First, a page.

Updated: Aug 5
The most unexpected thing that has come from my ten year journey living with a chronic illness has been how much I’ve gained from it. Had someone told me while I was in the thick of my struggles with chronic fatigue syndrome (ME/CFS) that I would one day appreciate this nightmare of an experience, I don’t think I would have taken it well. But now that I’m fully recovered, if given the option to have that ten years of struggle magically disappear, I wouldn’t take it. The thought of where I would be now without having had this experience is scarier than the ten years of suffering it took to get me here ever was. And that says a lot, because those ten years were some profoundly scary times.
I’ve read that I’m not alone in this experience and there’s even a term for it - post traumatic growth. It turns out that it’s quite challenging to match that same rapid rate of growth if things are going smoothly.
I have so many things to thank this wretched illness for, it’s hard to even know where to begin. This experience catapulted me off of a path that I was firmly on prior to my illness despite this path not being one that made me happy in any way. Because of this illness I gained the clarity and courage necessary to take risks and find paths better suited to me. I know what’s at stake now, and how easily it can all be taken away. I know that when opportunities come along I need to seize them.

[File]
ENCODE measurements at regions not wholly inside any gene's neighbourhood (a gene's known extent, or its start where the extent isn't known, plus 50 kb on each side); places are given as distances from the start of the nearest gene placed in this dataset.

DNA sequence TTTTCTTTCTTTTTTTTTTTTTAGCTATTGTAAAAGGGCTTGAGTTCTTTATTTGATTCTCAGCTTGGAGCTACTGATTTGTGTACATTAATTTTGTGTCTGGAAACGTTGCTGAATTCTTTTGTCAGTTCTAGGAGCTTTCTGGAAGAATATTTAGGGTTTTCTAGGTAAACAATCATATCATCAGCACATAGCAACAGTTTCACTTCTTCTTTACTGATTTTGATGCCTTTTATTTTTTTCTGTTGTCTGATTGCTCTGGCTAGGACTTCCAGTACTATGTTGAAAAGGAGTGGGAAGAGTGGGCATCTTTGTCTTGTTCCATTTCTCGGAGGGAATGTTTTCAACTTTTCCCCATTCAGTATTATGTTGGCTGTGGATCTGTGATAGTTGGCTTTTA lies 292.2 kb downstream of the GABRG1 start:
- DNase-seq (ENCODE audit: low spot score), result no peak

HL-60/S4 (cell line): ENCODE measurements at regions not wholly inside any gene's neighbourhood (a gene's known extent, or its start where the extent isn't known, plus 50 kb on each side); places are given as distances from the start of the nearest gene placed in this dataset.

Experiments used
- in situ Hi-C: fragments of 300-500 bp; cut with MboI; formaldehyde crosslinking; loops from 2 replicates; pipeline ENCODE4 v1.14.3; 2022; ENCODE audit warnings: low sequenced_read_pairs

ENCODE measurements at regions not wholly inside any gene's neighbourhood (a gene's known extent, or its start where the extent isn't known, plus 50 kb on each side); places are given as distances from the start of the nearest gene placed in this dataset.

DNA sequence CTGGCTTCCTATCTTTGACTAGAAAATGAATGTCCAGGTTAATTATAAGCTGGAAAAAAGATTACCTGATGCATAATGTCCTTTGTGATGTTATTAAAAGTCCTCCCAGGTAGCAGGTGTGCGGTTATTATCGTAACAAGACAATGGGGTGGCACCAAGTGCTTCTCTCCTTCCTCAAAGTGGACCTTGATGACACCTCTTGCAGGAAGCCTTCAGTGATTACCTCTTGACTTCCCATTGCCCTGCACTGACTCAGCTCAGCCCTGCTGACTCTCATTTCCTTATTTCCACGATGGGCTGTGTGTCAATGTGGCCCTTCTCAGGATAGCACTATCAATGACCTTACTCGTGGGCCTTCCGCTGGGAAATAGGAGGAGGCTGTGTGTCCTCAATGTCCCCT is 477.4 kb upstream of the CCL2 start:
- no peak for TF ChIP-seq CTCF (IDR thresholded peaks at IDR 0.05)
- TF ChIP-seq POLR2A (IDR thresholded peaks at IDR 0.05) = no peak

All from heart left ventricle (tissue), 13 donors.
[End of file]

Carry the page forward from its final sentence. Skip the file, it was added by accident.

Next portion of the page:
I went from being in a relationship that wasn’t working, living in a city I didn’t like, and working in a career that I found profoundly stressful, to traveling the world, connecting with others in the most meaningful ways, and having more adventure in my life than I ever dreamed possible.
I’d never want anyone to be thankful for illness or struggle, but there’s comfort in knowing that there are silver linings in even the worst of times. If given the opportunity to go back in time and change anything, what I would do is tell myself to work every day to find sources of hope. To remember that even though it feels like things will never get better or change, they can and they will. I’d want my old self to know that it’s ok that I’m struggling, that anyone facing similar challenges would be. I’d tell myself to be more compassionate and kind to myself. To believe in myself and to know that I’ve got this.
Watch Raelan's story: